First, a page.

Drones v sharks

AUSTRALIA’S waters are some of the most dangerous in the world. Ignoring the dangers posed by jellyfish and salt-water crocodiles, the average annual number of “unprovoked” shark attacks more than doubled between 1990-2000 and 2005-2015, to 15. One company in Western Australia has a futuristic solution.

In December Shark Alert International will try equipping a helicopter and a drone with military-grade cameras that can “x-ray” the water, then send alerts to lifeguards and even surfers’ watches. The technology was originally designed to help America detect a different foe: Russian submarines.

It sees deep into the water by taking images at several different frequencies every second. In tests in California, the company said that it could spot dummy sharks 15 feet (4.6 metres) beneath the surface with total accuracy. But the cameras might work at twice that depth in Perth’s sandy seas.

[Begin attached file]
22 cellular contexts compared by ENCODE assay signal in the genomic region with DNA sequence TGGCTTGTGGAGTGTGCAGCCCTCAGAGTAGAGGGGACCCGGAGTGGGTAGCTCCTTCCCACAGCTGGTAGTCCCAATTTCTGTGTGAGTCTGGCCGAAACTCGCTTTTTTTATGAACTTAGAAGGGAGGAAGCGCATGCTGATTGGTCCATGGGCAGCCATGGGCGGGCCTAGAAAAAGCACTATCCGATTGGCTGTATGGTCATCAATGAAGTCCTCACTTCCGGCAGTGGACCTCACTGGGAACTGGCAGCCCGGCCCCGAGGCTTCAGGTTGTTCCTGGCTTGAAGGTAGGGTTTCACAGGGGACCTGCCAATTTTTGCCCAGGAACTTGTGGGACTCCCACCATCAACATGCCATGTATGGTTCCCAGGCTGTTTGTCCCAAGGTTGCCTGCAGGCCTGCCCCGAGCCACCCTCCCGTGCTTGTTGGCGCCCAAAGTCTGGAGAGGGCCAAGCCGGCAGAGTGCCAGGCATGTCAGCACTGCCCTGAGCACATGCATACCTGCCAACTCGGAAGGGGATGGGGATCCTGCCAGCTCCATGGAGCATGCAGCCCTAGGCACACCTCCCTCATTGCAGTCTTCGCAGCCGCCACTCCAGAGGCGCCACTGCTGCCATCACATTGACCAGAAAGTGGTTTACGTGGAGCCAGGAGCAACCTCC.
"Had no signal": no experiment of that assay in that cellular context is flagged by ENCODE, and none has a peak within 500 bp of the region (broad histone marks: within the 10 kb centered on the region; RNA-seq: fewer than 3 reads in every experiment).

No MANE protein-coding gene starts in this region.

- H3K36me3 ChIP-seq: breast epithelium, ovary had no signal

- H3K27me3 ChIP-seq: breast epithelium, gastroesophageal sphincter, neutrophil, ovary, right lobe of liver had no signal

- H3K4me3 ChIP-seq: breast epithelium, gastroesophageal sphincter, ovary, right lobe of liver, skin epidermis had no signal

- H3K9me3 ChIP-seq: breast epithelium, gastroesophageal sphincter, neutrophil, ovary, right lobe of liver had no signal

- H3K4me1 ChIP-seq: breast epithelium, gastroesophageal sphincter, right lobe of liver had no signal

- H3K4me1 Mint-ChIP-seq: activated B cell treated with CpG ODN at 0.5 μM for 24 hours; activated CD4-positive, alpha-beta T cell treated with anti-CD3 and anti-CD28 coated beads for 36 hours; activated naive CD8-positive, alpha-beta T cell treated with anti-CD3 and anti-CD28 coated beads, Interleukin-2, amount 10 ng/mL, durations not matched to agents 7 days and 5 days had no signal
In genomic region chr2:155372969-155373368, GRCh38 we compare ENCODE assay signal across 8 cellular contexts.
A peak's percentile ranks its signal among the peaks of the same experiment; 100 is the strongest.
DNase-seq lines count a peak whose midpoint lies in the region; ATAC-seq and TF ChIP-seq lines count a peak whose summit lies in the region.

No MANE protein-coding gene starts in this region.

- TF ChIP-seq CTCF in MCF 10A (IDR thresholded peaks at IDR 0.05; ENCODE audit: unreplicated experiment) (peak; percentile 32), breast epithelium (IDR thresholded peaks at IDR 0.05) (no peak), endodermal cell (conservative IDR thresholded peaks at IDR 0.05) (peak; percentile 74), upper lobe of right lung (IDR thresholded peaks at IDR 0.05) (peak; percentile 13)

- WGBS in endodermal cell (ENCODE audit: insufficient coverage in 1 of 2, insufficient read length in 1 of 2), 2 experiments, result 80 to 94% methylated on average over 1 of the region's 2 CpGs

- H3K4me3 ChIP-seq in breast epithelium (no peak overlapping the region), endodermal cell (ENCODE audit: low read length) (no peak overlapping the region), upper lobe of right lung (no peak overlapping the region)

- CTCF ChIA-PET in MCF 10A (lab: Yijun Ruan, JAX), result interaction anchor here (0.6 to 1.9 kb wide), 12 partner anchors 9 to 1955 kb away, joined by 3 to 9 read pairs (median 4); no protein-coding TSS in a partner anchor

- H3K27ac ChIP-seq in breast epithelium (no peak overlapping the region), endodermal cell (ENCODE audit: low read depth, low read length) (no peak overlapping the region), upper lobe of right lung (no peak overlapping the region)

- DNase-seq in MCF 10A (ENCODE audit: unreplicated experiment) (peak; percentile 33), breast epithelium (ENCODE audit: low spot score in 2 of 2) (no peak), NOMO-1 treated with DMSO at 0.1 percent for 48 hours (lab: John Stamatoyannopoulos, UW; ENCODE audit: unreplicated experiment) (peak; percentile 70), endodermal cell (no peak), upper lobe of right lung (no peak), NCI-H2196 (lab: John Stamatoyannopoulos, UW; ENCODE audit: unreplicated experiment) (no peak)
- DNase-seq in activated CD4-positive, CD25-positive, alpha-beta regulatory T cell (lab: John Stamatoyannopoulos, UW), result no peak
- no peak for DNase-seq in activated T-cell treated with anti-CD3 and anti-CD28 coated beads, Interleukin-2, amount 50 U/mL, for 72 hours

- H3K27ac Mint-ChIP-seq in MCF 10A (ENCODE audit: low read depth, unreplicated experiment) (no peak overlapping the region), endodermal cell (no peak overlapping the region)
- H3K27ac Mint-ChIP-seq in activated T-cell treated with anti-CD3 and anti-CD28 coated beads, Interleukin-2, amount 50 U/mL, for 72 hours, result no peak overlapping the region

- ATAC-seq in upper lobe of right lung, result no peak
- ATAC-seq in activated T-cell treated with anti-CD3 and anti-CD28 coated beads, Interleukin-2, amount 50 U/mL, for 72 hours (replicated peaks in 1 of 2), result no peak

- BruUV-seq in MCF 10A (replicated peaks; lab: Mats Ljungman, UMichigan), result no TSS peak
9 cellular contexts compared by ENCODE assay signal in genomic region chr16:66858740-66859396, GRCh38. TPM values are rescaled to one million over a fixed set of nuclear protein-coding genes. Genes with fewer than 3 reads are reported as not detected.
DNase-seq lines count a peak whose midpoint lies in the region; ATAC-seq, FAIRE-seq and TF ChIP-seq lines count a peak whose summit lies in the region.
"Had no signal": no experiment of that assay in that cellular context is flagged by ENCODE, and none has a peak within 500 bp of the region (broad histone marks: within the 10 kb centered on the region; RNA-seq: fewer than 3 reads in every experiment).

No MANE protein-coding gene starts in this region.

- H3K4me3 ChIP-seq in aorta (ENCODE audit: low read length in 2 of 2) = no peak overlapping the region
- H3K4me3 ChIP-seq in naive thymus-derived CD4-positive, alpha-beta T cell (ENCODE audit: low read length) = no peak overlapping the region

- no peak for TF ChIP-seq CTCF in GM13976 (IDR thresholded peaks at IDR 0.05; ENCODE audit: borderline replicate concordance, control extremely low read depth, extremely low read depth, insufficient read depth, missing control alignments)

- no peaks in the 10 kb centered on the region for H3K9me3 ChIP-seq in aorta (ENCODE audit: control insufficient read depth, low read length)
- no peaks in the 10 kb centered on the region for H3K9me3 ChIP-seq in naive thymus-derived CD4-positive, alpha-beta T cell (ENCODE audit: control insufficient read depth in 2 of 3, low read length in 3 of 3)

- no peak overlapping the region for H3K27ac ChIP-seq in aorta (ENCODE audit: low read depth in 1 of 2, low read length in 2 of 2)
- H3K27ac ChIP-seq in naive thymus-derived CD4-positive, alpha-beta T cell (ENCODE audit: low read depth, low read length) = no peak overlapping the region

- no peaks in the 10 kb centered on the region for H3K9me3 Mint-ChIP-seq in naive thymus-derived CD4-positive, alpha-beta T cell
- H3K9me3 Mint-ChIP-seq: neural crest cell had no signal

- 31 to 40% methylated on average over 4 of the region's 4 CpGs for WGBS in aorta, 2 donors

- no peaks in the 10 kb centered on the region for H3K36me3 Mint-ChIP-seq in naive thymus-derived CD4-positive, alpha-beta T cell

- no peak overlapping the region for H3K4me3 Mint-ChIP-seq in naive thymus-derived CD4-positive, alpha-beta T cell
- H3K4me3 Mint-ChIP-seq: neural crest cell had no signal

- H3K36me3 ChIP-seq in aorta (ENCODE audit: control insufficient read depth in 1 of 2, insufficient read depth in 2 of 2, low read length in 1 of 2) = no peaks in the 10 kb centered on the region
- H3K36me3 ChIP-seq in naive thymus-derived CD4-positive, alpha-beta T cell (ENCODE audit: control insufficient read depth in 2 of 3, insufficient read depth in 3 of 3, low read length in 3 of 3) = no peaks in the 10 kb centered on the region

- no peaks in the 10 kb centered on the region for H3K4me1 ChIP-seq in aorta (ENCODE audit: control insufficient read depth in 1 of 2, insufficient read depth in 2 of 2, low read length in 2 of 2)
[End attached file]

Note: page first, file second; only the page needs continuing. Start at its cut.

Helicopters and low-flying planes have long patrolled popular beaches.

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Mike Rawson

Mike Rawson has recently re-awoken a long-standing interest in robots and our automated future.

He lives in London with a single android – a temperamental vacuum cleaner – but is looking forward to getting more cyborgs soon.

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Drones v sharks

by Mike Rawson time to read: 1 min
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